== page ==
Interview with Sharon Stoll, high school gymnastics coach, founder of University of Idaho's Center for Ethics, and teacher of moral reasoning curriculum.
Once, as a 23-year-old high school gymnastics coach in Ohio, Sharon Stoll knew the springboard was out of position for an opposing vaulter, yet did nothing about it. That the athlete subsequently injured herself did little to cloud Stoll's focus on winning the meet. "It was just flat wrong," says Stoll, founder of the University of Idaho's Center for Ethics, some 30 years removed from the incident that she confesses "still bothers me." Stoll revisits that vault every time she teaches her research-based curriculum on moral reasoning to high school and college coaches who seek to improve the character of their players and the performance of their teams. Paul Steinbach asked Stoll to explain her admittedly idealistic approach, which so far has been embraced by three Division I college football programs, 25 high school football teams and Major League Baseball's Atlanta Braves.
Q: Why have you focused your studies on sports?
A: Sports builds character. You hear that all the time, right? In fact, there's no data that supports the notion that sports builds character. However, I thought I might be able to capture how athletes reason about sport, how they make decisions based on universal norms of honesty, justice, responsibility and respect.
Q: In terms of sports, are we talking mostly about following rules?
A: Sport is about success and winning. We're moving so far in that direction that we've lost this whole notion of honor and integrity. It isn't the fact that you know a rule exists, you have to value the rule and reflect that through your actions. That's what moral development is about.
Q: What have you discovered while assessing the morals of athletes?
A: There is a significant difference between specific athlete populations. If you are a male in a revenue-producing team sport, you score very low. If you participate in an individual sport, you score much higher. Golfers, for example, score very high. Ice hockey players score very low.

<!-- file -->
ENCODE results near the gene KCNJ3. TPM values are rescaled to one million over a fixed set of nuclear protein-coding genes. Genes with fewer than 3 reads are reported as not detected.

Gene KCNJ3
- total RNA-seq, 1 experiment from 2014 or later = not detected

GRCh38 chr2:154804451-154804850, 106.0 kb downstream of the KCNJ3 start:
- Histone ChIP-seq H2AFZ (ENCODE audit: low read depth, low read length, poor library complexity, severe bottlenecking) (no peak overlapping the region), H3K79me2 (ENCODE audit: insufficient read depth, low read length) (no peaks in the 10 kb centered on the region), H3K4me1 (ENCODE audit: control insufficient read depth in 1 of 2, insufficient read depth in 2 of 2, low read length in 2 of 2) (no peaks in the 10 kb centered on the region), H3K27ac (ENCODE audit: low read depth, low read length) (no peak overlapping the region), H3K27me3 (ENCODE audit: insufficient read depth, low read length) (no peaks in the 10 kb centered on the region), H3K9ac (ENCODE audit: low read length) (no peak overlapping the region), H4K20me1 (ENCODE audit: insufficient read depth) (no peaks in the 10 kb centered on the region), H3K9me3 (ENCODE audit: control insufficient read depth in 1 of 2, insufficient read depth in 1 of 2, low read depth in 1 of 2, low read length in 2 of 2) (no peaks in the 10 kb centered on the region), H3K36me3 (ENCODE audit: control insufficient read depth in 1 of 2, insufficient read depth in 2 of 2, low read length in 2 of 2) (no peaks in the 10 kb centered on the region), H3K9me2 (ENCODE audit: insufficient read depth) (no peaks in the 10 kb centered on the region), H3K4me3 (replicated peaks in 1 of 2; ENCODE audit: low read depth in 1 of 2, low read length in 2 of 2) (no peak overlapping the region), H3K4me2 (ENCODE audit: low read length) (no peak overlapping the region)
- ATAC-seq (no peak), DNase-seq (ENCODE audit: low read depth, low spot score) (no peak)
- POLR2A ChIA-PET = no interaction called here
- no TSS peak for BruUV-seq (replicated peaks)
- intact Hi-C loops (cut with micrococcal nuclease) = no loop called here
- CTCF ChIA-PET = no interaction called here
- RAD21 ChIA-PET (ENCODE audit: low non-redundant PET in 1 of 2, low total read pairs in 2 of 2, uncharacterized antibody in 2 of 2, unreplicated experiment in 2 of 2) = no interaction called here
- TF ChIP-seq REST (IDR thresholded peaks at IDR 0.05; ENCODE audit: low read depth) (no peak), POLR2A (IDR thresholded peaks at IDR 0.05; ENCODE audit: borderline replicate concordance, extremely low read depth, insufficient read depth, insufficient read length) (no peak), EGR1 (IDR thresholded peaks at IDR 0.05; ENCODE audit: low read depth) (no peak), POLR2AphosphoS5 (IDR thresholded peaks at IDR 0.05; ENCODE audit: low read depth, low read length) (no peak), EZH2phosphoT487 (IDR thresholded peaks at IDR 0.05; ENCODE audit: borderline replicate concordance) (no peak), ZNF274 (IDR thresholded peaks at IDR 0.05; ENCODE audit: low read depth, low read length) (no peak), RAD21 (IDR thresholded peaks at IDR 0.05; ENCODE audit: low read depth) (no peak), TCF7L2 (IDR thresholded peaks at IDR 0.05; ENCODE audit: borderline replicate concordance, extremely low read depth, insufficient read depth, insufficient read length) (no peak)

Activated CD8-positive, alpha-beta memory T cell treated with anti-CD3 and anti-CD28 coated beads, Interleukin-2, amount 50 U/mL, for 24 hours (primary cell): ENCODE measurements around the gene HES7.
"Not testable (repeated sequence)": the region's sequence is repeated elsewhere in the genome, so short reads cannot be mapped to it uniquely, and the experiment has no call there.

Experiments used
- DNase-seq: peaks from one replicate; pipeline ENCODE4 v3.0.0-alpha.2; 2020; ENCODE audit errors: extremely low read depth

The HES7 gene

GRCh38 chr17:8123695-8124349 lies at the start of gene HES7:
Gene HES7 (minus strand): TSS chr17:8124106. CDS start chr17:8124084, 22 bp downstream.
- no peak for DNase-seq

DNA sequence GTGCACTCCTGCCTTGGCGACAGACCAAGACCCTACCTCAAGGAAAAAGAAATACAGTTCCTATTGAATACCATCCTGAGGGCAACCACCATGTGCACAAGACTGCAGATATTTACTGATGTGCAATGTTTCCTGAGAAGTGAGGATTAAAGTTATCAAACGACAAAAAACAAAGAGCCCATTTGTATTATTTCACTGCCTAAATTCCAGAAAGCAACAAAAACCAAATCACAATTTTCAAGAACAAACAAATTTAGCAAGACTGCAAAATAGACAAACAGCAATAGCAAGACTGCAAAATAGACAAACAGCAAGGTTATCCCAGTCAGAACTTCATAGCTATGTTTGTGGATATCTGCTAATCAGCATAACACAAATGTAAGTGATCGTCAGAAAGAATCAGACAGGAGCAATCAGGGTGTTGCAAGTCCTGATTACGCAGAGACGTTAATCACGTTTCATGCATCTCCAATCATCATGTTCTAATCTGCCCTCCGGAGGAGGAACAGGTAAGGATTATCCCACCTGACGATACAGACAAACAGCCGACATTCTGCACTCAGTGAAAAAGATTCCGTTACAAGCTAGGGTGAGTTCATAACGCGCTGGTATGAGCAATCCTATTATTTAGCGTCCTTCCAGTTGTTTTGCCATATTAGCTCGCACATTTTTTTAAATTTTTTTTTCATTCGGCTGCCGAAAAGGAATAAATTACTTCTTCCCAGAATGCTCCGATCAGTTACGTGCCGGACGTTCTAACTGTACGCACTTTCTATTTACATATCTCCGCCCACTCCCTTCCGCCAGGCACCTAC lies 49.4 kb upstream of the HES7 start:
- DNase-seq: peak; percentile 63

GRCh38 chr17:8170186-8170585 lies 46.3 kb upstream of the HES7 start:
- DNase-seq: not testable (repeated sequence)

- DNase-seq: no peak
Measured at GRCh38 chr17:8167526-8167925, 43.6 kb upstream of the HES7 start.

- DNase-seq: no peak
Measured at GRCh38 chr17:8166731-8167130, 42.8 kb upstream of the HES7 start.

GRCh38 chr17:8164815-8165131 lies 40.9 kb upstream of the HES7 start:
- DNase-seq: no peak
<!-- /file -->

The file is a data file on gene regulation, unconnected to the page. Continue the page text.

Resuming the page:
Q: Does it take a special coach to sacrifice practice time to teach lessons about recreational sex, violence and cheating?
A: There are guys out there who really take responsibility. A coach said to us, "This is big-time sport and I make a lot of money, but my number-one job is to ensure that these young men are going to be decent human beings." Somebody like that buys into it pretty easily. And the kids want to meet, too, because they realize that somebody wants to listen to them about their real-world problems.
Q: Why do you recommend four years of moral-reasoning training?
A: In sport, there's a fine line between strategy and doing whatever you have to do to win. Athletes have to accept the notion that you hit somebody because you are trying to stop the ball, not because you are trying to take that person out. That opponent is not somebody to take out. That opponent is somebody to value. That's a long road to go down with young people. The good news is that kids are not completely hardened to the point where you can't make a difference. In our studies with football players, even with coaches doing the teaching, we see that we are making progress. These kids are growing.